The US housing market has come a long way since the last crash, as nearly every indicator has improved over the last few years. Foreclosures have returned to normal levels after exploding at the onset of the recession then slowing way down as lenders halted the process amid the robo-signing scandal that prompted government mandated and self-imposed moratoria on home seizures. And with the number of underwater homeowners down considerably from a few years ago, the likelihood of another disastrous wave of foreclosure activity appears low. Home values have recovered significantly in nearly every market around the US, with some markets even seeing prices surge past levels seen before the recession.
Home Depot Raises Guidance After Posting 6th Straight Earnings Beat
The world's largest home improvement retailer raised its fiscal 2013 guidance for the third time this year on Tuesday after posting quarterly numbers that beat Wall Street predictions. Home Depot has benefited strongly from the housing recovery as rising home values have encouraged Americans to invest in their homes with improvements. The company enjoyed its sixth consecutive quarter with better-than-expected earnings, prompting an upward revision to expectations for the current fiscal year.
JP Morgan to Accept Record Fine to Settle Mortgage Fraud Charges
JP Morgan Chase & Co. is on the verge of accepting a record-high $13 billion settlement to settle civil and government fraud charges related to the sale of questionable mortgage debt that helped fuel the housing crash and the ensuing recession. A deal would include the $4 billion already paid by JP Morgan to settle a claim brought by the Federal Housing Finance Agency in 2011. Details about the impending settlement are still somewhat sketchy, as neither JP Morgan nor prosecutors would comment, as the settlement has not been made public, but a source familiar with the negotiations leaked word of the deal.
Volkswagen Issues Recall for 2.6 Million Vehicles
German automaker Volkswagen suffered a setback this week when it had to recall more than 2.6 million vehicles worldwide over several minor problems. The recall involves not only the company's namesake Volkswagen brand, but also its luxury Audi line of vehicles, and represents the largest recall in the company's storied history. The pride of the German auto industry has been quite open in recent months about overtaking Japan's Toyota and the United States' General Motors as the world's largest automaker by 2020. The latest recall, while only involving minor fixes, could be the difference on whether the company achieves its stated goal.
McDonald's to Spend $3 Billion on New and Remodeled Restaurants
Not satisfied with being easily the world's largest restaurant chain, McDonald's announced on Thursday it is planning to spend almost $3 billion in 2014 to open between 1,500 and 1,600 new locations and remodel some 1,000 existing restaurants. The iconic company has dominated the world's fast food market for years, but overall sales have been relatively flat despite a series of changes to the menu. The company also issued its forecast for commodity costs in 2014, which it expects to rise between 1 and 2 percent in the US and between 1.5 and 2.5 percent in Europe.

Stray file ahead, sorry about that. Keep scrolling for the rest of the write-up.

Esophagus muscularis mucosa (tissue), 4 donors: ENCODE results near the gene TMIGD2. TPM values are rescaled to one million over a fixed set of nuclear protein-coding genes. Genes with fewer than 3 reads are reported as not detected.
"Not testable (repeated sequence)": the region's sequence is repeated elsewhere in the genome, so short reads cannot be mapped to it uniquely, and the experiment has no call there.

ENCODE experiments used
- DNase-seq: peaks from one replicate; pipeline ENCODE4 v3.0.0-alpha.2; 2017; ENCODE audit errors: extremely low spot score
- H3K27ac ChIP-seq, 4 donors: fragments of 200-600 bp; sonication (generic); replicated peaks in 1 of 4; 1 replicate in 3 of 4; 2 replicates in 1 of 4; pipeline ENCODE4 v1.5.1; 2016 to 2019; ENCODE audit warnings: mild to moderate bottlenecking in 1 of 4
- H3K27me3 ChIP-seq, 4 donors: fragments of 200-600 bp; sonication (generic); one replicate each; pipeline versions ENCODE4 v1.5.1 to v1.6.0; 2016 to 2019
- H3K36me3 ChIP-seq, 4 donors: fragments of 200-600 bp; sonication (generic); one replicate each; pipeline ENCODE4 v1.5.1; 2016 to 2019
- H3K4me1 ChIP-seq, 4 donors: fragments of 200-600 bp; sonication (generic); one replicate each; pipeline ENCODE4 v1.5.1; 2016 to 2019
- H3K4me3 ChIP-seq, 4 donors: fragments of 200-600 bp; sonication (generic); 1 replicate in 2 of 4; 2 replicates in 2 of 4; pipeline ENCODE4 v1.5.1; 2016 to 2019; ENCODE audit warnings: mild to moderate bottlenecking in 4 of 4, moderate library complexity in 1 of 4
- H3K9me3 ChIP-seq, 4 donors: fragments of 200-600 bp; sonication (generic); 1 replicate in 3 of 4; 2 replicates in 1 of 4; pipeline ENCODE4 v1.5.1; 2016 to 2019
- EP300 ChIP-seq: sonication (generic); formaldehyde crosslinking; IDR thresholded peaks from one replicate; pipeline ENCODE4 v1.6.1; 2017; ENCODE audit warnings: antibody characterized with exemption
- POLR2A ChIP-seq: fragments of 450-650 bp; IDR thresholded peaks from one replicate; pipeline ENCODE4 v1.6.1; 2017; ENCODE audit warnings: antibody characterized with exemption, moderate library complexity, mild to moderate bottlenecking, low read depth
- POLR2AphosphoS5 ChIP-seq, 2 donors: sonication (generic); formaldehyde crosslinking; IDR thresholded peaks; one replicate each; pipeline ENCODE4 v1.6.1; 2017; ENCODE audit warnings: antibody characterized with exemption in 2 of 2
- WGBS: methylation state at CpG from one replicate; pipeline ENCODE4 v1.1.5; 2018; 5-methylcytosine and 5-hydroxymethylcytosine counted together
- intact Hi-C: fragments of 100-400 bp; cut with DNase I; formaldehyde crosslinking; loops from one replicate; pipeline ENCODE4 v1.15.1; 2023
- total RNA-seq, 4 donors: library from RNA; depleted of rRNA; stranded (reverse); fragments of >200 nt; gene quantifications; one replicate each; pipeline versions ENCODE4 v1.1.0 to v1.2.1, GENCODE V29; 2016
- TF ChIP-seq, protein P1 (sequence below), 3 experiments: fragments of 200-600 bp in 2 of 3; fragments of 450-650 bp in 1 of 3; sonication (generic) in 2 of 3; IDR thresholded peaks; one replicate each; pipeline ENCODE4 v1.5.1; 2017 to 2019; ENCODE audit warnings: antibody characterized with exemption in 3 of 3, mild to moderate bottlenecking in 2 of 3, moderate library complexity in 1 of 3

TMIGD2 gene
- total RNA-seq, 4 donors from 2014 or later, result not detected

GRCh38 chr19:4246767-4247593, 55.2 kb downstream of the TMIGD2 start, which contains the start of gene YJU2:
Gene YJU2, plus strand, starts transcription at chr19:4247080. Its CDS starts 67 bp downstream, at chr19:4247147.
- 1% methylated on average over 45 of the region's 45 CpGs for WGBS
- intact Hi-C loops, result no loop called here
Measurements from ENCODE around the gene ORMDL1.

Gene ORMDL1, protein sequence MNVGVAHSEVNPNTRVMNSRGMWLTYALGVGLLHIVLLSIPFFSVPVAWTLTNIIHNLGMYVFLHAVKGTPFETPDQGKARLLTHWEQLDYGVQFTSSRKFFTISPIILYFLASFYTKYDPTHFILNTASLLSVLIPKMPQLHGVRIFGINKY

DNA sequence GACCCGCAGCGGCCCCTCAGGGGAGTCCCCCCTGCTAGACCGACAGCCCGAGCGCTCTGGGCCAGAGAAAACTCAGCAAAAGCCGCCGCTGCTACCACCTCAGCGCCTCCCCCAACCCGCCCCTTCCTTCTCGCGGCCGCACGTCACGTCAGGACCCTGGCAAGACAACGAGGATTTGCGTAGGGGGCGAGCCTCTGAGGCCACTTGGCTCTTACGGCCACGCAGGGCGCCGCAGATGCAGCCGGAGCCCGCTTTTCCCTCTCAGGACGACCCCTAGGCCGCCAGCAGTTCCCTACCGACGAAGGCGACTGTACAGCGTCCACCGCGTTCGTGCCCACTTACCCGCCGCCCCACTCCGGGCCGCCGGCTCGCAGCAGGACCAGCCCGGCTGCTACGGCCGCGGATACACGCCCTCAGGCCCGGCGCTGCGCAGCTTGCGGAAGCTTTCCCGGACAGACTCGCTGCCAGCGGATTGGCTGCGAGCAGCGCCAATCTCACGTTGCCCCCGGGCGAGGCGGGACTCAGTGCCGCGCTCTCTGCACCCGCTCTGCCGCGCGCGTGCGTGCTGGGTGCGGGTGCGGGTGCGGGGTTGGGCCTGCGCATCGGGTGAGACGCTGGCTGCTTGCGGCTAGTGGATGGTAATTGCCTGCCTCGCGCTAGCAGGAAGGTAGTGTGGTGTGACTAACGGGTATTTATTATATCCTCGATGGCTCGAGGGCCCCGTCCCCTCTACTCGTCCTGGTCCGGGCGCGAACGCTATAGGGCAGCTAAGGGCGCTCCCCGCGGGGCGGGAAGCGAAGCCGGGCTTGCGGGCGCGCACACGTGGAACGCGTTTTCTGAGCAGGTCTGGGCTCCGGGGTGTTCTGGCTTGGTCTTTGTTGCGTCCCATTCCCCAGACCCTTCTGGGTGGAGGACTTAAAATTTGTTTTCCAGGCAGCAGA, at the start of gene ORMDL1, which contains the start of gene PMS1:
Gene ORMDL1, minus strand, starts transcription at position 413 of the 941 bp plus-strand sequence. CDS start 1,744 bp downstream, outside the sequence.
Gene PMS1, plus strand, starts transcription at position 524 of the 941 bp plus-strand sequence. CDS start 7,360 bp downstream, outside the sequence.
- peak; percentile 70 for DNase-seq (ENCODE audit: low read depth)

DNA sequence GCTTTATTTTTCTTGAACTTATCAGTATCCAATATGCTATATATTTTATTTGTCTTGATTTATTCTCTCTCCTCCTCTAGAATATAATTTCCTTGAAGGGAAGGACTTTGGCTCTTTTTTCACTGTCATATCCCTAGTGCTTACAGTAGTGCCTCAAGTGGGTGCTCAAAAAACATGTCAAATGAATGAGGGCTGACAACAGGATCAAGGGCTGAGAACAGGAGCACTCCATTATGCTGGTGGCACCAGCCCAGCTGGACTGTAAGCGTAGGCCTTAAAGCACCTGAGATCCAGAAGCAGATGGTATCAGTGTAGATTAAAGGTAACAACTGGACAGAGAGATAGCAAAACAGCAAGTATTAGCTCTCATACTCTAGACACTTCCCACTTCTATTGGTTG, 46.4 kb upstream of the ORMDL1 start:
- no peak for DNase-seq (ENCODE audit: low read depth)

Wal-Mart Posts Slide in Same Store Sales
Wal-Mart Stores Inc. issued its third-quarter results Thursday, posting a decline in same-store sales that concerned investors with the all-important holiday shopping season fast approaching. The world's largest retailer said both revenue and profit were high on a year-over-year basis, but sales at stores open a year or more fell slightly, prompting some alarm about the willingness of the company's lower-income customers to spend. Same-store sales are viewed as a vital piece of data about the health of a retailer, as the figure omits data from recently opened or closed stores.
Jobless Claims Drop for 5th Straight Week
The US Labor Department reported Thursday that initial claims for jobless benefits fell by 2,000 last week, marking a fifth straight week in which claims declined. According to the report, 339,000 Americans filed for unemployment insurance in the week ended November 9th, down 2,000 from the week prior. Of course, economists in a recent Bloomberg survey were expecting a decline of 9,000, but a fifth straight dip in claims is a positive development nonetheless. Economists have been encouraged in recent months by strength in the job market as well as several other economic indicators that have been trending in the right direction.
Lockheed Martin Reveals Plan for 4,000 Layoffs
Lockheed Martin announced Thursday it will close three of its plants by the middle of 2015, cutting 2,000 jobs in the process, and also trim down several of its divisions to further reduce payroll by another 2,000 jobs. The cuts are just the latest by a major US defense contractor as the industry moves forward following the latest round of government defense spending cuts. The three plants that Lockheed plans to close are in Newtown, Pennsylvania, Goodyear, Arizona and Akron, Ohio. The divisions the company is downsizing are its Information Systems & Global Solutions business, its Mission System and Training unit and its Space Systems segment.
Twitter Stock Soars Nearly 75 Percent in IPO
Microblogging giant Twitter went public late Wednesday, pricing its shares at $26 apiece. The initial public offering raised about $2 billion for the company, giving it a public valuation of $18.34 billion. But that was Wednesday. When trading opened on the New York Stock Exchange Thursday morning, the shares had already up more than 75 percent at $45.10 per share. The stock, which trades under the ticker symbol TWTR, rose above the $50-per-share mark during Thursday's session, though it trailed off later in the session to finish at $45.41 per share. That represents a 74.65 percent first-day gain and gives the company a market cap of $24.46 billion.